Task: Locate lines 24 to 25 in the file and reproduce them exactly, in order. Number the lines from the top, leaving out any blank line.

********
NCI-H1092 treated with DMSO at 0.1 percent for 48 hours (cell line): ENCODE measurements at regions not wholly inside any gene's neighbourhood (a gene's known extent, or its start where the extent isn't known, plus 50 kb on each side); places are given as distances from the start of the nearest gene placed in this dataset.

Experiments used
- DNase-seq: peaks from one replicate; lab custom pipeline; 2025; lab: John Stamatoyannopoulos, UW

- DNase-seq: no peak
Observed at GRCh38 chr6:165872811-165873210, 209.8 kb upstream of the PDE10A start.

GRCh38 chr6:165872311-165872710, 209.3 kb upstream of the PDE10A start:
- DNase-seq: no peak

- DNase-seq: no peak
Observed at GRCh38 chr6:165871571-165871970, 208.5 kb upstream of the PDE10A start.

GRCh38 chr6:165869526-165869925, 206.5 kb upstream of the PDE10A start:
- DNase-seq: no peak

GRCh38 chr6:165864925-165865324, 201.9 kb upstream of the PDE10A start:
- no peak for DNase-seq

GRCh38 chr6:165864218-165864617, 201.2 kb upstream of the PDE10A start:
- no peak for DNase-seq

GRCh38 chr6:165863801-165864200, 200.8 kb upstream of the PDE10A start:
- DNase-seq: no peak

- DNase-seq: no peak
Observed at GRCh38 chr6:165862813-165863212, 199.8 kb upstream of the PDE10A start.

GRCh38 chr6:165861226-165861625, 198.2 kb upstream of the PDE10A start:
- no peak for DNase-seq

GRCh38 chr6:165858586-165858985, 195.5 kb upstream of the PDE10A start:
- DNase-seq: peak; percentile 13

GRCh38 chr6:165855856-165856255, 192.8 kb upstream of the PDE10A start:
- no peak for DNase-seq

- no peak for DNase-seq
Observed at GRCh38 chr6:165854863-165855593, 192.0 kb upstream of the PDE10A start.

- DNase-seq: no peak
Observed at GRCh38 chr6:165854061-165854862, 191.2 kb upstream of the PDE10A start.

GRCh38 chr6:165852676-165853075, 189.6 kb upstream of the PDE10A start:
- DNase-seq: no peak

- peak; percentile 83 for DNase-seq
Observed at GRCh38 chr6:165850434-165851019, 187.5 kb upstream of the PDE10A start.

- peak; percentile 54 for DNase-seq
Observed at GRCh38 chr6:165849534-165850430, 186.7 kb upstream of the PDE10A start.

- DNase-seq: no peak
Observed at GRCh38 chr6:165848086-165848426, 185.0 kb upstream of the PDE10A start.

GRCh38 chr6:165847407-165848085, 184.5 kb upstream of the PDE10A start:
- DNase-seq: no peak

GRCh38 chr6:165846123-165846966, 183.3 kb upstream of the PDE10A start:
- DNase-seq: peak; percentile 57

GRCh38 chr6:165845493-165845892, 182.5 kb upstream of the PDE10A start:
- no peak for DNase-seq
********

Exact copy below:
GRCh38 chr6:165855856-165856255, 192.8 kb upstream of the PDE10A start:
- no peak for DNase-seq